Tech Insights
Oct. 2, 2013

The health care sector will invest $5.4 billion in cloud computing by 2017
CloudTimes
Cloud computing services are increasingly moving into the future in health care. However, the protection and security of private data are two of the main reasons why the healthcare sector is generally slow to adopt new technologies. Market researchers at MarketsandMarkets assume that the health care industry will invest $5.4 billion in cloud computing by 2017.More

Why the US government is moving to cloud computing
Wired
It's no secret that cloud computing is transforming businesses across industries and creating a paradigm shift by delivering hosted services through the Internet with unabated cost benefits and business innovation. But, while the private sector is building on cloud computing's myriad benefits, government organizations have also aggressively begun to capitalize on them.More

New technology improves production of organic semiconductors
Printed Electronics World
Due to their lightness, flexibility and the possibility to manufacture them in large area, research and development on organic semiconductors has intensified in recent years. Organic semiconductors can be used in various applications such as organic solar cells, flexible displays, organic photodetectors and various other types of sensors.More

Cybersecurity website reports cyberattacks at data brokers D&B, LexisNexis, Altegrity
The Christian Science Monitor
Three major U.S. data providers said they were victims of cyberattacks, after a cybersecurity news website linked the breaches to a group that sells stolen social security numbers and other sensitive information. An FBI spokeswoman said the bureau was investing the breaches but declined to elaborate.More

Big data: Does size really matter?
Wired
Big data is becoming one big complex. It is the business world's newest iteration of "keeping up with the Joneses." The fervor for the latest and most expensive collection systems, infrastructure and Ph.D.-wielding data scientists is rising with the signature speed — and blindness — of a race where means are quickly parting ways with ends.More

Infographic: A supercomputer in your pocket
IntoMobile
Over the past few decades, computers have leapt from a humble mess of tapes and punch cards to technological marvels of unfathomable power. Moore's Law holds that the number of transistors on integrated circuits doubles every two years. This law, which has held true for more than half a century, has driven technological and social change at a stunning pace. With this set to continue, what will the coming years bring? Are we on the brink of a technological revolution?More

The IBM whiz kid's work on cancer
U.S. News & World Report
Watson the supercomputer was last seen on "Jeopardy" in 2011, crushing two very-human former champions and taking home the $1 million prize. Now IBM's whiz kid has moved beyond trivia to an even tougher question: Can a really smart computer become the ultimate physician's assistant and vastly improve the quality of health care?More

BlackBerry agreed to $157 million 'breakup fee' with Fairfax
Dallas Business Journal
BlackBerry, the struggling Canadian smartphone-maker, agreed to a $157 million "breakup fee" with Fairfax Financial Holdings, despite having no definitive deal in place on Fairfax's $4.7 billion buyout offer.More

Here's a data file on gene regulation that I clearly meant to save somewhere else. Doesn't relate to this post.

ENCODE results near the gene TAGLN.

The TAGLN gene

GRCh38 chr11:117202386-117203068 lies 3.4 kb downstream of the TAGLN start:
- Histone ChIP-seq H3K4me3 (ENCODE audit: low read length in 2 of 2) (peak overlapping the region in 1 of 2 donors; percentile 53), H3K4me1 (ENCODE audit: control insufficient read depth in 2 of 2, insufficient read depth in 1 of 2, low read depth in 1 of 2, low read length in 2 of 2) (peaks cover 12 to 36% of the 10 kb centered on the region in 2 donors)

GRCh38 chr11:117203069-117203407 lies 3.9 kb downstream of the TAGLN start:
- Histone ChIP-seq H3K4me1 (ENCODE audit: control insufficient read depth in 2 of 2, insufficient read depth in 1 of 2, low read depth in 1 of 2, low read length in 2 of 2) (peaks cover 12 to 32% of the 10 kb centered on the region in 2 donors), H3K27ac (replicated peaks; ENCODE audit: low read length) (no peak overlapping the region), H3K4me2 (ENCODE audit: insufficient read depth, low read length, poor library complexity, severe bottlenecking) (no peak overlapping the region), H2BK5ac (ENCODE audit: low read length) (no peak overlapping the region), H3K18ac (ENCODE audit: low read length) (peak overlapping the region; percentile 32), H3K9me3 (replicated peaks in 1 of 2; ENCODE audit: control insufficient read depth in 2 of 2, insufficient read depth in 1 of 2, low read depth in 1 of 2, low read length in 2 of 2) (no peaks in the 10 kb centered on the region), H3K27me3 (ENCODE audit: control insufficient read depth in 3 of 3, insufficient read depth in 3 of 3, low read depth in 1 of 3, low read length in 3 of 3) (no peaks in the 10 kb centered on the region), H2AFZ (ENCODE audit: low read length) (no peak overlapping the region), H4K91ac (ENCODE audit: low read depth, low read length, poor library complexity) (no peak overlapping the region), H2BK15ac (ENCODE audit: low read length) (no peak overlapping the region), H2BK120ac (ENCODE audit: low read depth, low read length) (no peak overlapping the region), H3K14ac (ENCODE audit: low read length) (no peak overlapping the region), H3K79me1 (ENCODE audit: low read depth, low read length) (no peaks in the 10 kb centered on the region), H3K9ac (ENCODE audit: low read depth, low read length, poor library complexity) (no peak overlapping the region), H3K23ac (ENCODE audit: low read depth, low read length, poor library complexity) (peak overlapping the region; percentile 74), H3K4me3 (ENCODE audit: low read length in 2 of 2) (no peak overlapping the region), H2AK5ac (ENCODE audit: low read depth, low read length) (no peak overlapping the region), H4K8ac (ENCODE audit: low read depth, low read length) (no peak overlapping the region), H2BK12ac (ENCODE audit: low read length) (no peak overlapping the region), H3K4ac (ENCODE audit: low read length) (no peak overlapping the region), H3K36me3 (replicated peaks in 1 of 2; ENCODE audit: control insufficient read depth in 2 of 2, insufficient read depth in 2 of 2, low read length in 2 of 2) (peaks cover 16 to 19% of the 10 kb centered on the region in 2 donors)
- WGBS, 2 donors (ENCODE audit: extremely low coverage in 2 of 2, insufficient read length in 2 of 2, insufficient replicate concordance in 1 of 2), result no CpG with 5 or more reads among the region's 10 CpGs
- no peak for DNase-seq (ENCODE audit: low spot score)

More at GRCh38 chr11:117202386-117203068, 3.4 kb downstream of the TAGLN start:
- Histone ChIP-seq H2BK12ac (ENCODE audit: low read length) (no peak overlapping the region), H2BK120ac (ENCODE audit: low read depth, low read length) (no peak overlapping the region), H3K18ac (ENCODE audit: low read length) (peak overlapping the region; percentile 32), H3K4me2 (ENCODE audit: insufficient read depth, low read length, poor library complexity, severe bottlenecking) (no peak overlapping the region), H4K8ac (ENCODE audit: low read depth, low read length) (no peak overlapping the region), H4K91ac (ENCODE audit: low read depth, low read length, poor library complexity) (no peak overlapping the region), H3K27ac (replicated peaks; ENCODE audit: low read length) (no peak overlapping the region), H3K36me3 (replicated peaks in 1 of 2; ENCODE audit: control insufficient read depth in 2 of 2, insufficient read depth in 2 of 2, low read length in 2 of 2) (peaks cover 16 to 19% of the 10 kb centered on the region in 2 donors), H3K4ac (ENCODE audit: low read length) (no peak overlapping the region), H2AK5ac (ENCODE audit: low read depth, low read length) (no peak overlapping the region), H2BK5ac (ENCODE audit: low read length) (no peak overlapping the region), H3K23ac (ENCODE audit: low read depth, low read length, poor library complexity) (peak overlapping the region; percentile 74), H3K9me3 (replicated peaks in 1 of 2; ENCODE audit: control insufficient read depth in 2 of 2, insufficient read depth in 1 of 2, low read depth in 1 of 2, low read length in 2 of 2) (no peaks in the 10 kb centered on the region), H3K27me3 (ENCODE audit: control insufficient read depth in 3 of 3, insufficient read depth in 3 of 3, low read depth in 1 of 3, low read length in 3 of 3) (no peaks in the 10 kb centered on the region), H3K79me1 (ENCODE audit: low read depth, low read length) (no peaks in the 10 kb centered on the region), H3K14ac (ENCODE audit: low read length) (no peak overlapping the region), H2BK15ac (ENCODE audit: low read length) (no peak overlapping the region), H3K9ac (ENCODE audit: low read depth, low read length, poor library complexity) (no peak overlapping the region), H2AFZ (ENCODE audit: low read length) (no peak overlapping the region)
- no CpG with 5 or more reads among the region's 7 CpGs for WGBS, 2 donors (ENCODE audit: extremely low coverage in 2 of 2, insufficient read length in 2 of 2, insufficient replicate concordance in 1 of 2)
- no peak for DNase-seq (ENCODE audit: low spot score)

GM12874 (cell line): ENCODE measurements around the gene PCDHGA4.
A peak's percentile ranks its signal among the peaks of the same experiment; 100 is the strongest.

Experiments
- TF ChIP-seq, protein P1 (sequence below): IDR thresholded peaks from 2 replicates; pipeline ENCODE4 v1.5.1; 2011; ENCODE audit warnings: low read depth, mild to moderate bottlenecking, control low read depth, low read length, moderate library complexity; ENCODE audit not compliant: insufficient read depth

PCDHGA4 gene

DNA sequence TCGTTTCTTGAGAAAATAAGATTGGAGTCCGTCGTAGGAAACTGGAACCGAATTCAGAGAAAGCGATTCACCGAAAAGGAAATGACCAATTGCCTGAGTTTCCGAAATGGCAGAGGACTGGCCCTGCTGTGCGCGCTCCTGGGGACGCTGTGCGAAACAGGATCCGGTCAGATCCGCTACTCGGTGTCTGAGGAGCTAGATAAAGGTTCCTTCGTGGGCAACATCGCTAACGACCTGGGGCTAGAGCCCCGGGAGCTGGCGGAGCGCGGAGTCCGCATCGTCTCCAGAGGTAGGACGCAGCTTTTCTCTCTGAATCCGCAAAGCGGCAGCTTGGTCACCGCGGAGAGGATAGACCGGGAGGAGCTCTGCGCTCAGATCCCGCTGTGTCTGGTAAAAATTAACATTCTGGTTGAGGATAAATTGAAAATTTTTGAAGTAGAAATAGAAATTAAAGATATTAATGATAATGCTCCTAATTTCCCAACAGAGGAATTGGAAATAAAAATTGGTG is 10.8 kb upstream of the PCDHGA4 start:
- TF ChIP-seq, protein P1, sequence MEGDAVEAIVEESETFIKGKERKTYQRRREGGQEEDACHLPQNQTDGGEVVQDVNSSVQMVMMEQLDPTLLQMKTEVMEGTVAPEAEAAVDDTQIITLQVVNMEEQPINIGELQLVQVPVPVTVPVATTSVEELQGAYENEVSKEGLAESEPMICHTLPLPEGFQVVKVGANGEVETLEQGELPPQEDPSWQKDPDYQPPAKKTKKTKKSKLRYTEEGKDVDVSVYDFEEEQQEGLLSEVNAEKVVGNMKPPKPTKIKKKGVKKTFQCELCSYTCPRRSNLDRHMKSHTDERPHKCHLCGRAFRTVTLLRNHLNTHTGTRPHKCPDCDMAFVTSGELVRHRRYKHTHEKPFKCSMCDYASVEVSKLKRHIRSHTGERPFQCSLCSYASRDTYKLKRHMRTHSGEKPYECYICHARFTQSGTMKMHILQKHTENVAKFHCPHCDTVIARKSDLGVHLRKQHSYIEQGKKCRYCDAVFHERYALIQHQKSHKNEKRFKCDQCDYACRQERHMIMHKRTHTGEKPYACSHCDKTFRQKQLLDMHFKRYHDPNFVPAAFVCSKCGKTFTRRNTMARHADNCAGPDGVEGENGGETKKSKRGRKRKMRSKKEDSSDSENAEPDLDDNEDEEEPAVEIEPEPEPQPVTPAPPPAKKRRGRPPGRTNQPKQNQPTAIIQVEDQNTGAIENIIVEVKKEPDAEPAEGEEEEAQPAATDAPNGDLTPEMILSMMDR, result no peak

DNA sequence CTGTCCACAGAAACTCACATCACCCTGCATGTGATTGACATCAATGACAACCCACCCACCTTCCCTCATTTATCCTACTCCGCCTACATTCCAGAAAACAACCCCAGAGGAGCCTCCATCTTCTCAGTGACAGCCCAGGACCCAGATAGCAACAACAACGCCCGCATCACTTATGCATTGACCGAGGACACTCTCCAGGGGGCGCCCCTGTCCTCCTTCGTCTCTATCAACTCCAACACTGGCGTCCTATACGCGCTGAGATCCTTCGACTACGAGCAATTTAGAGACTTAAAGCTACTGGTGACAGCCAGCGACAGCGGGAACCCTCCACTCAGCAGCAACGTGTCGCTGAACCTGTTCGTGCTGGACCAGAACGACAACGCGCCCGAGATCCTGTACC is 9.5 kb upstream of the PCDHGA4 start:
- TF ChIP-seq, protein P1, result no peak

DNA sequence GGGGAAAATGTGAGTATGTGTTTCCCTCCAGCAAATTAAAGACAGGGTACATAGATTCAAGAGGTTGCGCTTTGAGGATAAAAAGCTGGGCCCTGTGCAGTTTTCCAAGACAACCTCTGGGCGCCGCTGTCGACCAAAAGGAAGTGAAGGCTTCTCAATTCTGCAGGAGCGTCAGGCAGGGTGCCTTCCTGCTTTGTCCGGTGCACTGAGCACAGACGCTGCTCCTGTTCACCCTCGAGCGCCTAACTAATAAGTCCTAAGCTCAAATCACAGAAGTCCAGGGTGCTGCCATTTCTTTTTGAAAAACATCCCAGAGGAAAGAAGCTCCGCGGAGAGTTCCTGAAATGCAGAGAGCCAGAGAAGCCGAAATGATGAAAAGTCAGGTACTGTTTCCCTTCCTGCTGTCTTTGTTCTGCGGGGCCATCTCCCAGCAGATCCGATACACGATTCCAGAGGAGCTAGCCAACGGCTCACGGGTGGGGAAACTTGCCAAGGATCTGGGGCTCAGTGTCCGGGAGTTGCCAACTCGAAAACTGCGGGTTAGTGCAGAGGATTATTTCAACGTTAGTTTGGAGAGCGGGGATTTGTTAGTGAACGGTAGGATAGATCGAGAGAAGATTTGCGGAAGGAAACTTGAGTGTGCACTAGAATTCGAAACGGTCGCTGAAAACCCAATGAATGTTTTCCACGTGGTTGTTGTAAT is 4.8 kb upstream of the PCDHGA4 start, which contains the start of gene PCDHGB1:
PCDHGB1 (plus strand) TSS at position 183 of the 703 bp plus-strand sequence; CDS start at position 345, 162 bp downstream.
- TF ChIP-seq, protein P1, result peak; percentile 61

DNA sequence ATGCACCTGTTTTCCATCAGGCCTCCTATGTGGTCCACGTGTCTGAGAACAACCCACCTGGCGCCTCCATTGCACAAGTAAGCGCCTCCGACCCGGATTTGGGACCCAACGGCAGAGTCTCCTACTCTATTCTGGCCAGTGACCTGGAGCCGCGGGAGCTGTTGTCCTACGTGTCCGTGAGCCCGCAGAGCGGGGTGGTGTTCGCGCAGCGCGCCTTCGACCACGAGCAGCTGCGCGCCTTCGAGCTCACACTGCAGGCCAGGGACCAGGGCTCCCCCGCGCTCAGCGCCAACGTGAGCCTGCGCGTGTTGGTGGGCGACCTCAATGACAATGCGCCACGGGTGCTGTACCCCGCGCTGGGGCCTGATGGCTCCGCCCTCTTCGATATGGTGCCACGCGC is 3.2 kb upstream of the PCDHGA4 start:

World's thinnest keyboard unveiled by UK tech firm
The Guardian
The company behind the technology found in wireless Beats headphones and Nike Running gadget has unveiled the world's thinnest keyboard, with a flexible, wireless touchscreen just half a millimeter thick. U.K.-based CSR showcased a prototype of the product at the IFA consumer electronics event in Berlin.More

3-D printing aims to deliver organs on demand
LiveScience
Dying patients could someday receive a 3-D printed organ made from their own cells rather than wait on long lists for the short supply of organ transplants. University labs and private companies have already taken the first careful steps by using 3-D printing technology to build tiny chunks of organs.More

How to start a STEM program for 6-year-olds? Try Legos
SmartPlanet
America is anxious about science, technology, engineering and math education. The fear that students are falling behind has prompted U.S. educators to step up lesson plans that drive high-school kids to consider pursuing related degrees at the college and graduate school levels. Efforts to encourage STEM studies, however, live beyond school walls.More

Team building exercises that boost productivity
American Express OPEN Forum
Team building exercises aren't only for bringing a team together; they're essential for the success of your business. Try these five exercises to increase your staff's bond. More

BlackBerry agreed to $157 million 'breakup fee' with Fairfax
Dallas Business Journal
BlackBerry, the struggling Canadian smartphone-maker, agreed to a $157 million "breakup fee" with Fairfax Financial Holdings, despite having no definitive deal in place on Fairfax's $4.7 billion buyout offer.More

Siemens cuts 15,000 jobs
Reuters
Siemens is to shed 15,000 jobs over the next year, a third of them in Germany, as part of an $8.1 billion cost-cutting program, a spokesman said. The announcement comes two months after the ouster of CEO Peter Loescher who drew up the savings plan late last year.More

Fidelity celebrates 30 years in Texas with event
Dallas Business Journal
A blizzard brought Fidelity Investments to Texas 30 years ago, and Abby Johnson, president of Fidelity Financial Services, joined employees on a sunny day at the company's 337-acre campus in Westlake to pay tribute to three decades of success in North Texas.More